Friday, December 24, 2004 [Tweets] [Favorites]
Kind of ironic that the W3C's site doesn't make iCab smile ;)
It doesn't smile because there's a <br />-tag, but the page is HTML, not XHTML.
I don't really like the style of anti-aliasing used by iCab. I see colored pixels everywhere in the text and that's something I personally don't like.
TVA: iCab 3.0 uses OS X's new text rendering engine (as opposed to QuickDraw). It looks the same as Safari, OmniWeb, etc. The colored pixels are because I have the general preferences set to use LCD font smoothing.
Thanks for clearing that up. That takes down the only thing I dislike about the screenshots so far :)
so how come the text in the url field is 'NOT' anti-alias'd??
I guess it's using an older kind of text box for that.
What does iCab with css-formated submit-buttons like they are used in the Wikipedia-search (http://en.wikipedia.org/wiki/Main_Page)? Safari and Camino display them aqua-like Firefox showes the formated version.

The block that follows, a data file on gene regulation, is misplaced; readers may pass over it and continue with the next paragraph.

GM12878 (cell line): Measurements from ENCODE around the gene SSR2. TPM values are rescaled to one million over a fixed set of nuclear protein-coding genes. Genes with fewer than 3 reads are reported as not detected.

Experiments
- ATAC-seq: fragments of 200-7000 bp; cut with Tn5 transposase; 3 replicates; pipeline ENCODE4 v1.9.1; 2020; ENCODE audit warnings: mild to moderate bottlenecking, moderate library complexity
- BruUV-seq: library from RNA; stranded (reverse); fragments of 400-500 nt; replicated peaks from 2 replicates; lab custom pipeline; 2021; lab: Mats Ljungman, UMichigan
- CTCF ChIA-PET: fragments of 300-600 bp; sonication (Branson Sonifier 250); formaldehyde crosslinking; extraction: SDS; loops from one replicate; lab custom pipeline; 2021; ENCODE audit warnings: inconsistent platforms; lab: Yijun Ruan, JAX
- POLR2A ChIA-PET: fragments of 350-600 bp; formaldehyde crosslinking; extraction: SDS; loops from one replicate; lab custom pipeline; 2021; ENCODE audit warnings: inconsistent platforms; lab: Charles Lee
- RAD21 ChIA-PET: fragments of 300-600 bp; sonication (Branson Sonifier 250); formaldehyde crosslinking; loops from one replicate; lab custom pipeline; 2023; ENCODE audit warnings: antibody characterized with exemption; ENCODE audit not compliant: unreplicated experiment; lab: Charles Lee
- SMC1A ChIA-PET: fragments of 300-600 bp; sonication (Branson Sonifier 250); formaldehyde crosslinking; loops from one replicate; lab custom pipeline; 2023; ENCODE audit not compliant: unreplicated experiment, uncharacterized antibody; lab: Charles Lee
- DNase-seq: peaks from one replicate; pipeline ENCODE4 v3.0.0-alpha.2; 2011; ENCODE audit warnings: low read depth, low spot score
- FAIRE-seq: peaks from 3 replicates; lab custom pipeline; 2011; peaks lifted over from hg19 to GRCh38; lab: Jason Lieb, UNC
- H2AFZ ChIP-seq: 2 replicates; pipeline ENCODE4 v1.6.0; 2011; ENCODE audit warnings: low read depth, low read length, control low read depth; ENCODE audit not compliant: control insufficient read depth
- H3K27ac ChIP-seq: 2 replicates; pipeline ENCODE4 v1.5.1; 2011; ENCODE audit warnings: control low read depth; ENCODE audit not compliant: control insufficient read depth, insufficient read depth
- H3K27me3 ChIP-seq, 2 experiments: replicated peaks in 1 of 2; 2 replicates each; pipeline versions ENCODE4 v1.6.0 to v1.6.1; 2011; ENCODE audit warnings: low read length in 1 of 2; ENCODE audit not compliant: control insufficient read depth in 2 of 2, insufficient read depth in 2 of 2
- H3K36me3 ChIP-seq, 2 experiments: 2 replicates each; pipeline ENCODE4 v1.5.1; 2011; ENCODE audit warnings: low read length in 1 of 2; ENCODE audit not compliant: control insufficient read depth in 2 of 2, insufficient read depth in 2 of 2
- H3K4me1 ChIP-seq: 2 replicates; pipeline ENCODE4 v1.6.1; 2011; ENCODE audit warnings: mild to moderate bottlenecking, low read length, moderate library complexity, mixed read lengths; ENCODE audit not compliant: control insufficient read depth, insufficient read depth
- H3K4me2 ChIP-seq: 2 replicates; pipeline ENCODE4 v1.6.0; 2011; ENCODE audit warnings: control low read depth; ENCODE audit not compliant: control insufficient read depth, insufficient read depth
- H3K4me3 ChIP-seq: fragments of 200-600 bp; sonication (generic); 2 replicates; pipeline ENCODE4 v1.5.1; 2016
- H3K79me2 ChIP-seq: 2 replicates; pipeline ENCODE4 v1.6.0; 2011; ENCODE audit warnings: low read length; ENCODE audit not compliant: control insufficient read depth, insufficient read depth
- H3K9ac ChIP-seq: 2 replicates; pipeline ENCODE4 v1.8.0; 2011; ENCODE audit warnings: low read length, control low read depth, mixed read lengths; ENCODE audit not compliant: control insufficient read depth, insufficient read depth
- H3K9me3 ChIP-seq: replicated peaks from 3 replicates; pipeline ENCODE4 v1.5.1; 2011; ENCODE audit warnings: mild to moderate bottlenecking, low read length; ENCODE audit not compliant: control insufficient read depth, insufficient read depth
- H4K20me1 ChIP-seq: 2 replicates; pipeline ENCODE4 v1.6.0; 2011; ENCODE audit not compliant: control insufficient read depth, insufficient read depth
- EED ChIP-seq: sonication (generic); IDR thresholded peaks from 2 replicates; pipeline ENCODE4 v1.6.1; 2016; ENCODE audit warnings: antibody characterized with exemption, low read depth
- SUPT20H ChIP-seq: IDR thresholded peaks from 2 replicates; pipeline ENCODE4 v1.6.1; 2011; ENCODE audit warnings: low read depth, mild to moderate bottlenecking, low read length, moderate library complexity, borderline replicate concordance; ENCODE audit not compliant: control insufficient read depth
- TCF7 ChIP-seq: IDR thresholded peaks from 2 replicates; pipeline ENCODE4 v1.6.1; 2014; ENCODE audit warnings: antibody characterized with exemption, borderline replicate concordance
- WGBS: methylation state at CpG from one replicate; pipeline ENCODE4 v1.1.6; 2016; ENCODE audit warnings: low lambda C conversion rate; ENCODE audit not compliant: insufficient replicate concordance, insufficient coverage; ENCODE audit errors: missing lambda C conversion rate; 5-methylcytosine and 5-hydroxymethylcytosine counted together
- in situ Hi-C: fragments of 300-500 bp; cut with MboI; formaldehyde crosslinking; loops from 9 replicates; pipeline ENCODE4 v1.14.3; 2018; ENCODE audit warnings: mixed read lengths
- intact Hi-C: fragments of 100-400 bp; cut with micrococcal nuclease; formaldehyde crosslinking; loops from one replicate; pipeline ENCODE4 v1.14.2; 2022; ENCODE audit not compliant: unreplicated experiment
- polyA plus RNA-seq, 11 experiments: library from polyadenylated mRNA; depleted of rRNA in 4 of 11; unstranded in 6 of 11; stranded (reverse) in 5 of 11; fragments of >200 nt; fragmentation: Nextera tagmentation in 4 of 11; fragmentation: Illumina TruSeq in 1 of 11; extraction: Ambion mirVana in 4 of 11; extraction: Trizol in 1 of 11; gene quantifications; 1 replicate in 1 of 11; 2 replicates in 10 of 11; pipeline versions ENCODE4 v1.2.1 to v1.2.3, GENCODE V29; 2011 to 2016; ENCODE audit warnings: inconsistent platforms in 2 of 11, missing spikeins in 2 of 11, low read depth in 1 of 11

iCab shows them as Aqua buttons, and it makes them a little too big so that they intrude into the blue border of the text box. (Safari uses Aqua buttons but doesn't draw the blue border around the text box at all.)
Requiem for a rendering engine...
While the rest of the web is marking the ignominious final death of the browser bearing one of the greatest names of the pre-War Internet, I want to lament the death of a very different thing, a remarkable yet unheralded rendering engine.
Today marks t...
[...] reescrito que presumía de un soporte de CSS 2.x que no era inferior al de ningún otro navegador y mostraba la red tal y como se pretendía en 2004. Con todo el bombo y platillo con el que se recibió en su día el soporte de Safari a la propiedad [...]
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